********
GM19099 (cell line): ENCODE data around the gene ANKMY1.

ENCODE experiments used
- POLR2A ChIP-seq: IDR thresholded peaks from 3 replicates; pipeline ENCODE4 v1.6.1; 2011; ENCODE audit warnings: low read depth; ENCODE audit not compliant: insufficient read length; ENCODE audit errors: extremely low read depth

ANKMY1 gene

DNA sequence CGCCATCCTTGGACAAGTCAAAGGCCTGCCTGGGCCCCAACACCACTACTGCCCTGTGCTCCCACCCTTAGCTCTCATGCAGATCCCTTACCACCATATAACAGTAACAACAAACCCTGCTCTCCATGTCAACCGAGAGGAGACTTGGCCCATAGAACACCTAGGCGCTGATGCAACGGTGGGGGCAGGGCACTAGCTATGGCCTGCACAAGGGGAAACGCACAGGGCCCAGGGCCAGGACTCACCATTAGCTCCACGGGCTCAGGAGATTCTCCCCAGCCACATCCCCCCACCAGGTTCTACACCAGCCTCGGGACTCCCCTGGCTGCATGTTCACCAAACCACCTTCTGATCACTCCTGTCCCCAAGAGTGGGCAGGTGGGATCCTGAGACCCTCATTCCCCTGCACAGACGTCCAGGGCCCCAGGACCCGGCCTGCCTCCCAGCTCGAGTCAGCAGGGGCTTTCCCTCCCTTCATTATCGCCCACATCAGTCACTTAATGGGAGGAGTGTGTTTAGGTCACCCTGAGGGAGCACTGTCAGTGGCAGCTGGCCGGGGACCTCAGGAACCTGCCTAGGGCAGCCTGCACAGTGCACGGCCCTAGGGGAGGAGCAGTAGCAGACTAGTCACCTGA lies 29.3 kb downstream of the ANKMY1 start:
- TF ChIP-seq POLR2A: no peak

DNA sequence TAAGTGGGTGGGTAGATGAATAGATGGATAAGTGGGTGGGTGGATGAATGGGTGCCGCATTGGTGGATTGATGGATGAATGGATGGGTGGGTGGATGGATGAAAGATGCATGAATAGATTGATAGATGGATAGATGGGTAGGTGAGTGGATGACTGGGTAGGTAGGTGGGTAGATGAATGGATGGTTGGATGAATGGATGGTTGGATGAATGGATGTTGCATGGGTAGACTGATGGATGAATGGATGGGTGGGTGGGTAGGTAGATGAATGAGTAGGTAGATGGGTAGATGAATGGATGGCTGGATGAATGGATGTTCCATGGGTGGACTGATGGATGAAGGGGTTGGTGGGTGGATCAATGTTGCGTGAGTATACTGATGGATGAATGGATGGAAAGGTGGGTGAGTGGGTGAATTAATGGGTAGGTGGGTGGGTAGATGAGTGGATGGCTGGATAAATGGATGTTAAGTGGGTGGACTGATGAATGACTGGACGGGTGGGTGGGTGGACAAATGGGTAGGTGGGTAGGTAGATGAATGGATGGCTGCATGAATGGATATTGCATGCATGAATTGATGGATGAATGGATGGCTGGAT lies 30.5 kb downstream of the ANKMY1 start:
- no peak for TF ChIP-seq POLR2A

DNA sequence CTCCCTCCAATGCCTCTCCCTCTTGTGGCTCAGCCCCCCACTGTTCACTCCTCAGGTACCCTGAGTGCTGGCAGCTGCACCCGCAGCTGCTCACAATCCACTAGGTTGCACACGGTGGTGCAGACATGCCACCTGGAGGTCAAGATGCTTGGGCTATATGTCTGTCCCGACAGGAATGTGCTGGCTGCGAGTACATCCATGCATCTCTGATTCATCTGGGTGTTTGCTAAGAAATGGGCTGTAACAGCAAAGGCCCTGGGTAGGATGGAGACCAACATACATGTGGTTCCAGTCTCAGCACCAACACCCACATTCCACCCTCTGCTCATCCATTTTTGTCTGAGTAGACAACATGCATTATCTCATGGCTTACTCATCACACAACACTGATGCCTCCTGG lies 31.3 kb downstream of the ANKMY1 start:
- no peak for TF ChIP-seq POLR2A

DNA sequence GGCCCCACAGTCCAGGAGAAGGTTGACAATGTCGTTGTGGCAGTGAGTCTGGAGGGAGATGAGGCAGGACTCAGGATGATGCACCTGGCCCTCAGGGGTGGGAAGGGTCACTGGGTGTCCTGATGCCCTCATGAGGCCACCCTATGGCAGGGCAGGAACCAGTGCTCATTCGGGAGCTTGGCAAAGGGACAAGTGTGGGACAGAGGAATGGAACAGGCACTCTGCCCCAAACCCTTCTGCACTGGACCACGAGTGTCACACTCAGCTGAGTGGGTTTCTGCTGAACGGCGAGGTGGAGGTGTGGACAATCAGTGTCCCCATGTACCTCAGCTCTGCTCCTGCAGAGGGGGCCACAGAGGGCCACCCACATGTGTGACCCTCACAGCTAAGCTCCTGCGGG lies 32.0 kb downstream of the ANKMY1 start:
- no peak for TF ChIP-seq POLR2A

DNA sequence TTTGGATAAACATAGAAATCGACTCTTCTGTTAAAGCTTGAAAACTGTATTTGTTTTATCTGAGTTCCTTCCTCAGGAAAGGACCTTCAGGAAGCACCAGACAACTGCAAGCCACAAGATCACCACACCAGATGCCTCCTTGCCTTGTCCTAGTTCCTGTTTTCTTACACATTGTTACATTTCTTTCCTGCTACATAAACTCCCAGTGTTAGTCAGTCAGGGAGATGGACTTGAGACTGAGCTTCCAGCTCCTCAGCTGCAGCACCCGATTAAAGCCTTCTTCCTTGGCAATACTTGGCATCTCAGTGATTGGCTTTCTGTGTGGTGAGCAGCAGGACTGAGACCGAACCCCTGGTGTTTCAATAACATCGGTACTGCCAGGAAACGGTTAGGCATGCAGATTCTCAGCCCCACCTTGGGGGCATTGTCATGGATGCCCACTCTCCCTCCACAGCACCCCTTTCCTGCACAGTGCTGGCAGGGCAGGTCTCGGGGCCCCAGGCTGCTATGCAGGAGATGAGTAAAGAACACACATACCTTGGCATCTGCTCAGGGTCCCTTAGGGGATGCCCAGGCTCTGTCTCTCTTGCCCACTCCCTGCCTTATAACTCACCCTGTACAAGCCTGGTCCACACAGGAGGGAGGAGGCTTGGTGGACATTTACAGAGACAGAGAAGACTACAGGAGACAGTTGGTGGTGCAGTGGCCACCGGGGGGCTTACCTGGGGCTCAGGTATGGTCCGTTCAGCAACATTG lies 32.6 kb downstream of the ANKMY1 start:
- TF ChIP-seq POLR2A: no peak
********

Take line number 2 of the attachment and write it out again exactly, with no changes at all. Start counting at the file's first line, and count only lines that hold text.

ENCODE experiments used